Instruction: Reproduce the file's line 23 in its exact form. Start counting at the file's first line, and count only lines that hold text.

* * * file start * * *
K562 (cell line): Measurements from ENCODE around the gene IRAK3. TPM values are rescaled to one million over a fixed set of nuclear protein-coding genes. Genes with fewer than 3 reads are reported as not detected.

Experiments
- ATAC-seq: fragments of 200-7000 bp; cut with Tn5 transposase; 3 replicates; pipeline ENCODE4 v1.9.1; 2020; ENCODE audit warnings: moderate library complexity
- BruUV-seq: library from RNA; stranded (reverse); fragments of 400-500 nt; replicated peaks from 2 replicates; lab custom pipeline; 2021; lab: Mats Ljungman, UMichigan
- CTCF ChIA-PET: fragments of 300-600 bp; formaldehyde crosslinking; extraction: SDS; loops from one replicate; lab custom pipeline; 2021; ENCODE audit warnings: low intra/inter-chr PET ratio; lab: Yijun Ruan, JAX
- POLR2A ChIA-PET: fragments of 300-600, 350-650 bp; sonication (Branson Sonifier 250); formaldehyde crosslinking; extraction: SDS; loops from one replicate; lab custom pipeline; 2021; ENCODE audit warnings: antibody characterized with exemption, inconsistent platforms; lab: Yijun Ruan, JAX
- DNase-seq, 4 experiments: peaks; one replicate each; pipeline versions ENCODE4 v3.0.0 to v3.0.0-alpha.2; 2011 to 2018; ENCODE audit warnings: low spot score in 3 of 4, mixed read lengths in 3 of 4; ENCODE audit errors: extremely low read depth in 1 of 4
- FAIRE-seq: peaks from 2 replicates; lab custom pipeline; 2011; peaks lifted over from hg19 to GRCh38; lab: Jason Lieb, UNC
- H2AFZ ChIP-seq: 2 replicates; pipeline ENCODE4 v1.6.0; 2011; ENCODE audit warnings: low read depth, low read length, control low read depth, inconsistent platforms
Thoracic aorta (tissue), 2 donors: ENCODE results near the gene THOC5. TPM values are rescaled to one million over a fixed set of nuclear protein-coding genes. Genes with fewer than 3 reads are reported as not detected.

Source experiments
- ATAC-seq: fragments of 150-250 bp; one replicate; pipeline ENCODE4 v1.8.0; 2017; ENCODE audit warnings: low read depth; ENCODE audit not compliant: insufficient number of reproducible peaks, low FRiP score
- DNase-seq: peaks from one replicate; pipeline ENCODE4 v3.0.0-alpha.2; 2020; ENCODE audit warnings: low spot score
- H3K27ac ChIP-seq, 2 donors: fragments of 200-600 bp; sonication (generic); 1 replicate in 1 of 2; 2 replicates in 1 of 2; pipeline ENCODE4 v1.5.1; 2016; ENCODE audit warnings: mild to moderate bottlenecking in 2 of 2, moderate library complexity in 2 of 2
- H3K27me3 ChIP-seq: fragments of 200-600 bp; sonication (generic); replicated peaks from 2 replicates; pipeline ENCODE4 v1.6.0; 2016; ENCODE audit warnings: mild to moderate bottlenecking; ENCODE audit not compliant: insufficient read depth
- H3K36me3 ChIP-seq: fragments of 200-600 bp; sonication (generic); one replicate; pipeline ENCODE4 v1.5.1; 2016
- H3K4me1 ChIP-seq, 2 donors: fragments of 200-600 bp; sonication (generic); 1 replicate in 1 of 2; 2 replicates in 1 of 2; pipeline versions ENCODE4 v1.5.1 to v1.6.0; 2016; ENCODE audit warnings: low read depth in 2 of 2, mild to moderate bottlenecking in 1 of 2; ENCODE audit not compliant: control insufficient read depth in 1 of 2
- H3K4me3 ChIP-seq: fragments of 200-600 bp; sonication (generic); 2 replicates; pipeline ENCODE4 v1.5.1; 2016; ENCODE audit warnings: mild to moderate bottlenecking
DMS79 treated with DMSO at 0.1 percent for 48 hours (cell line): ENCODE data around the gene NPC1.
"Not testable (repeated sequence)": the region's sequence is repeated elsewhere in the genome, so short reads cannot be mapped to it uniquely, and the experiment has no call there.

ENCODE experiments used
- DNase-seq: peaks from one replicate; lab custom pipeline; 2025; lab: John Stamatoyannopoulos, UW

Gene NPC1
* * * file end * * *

Gene NPC1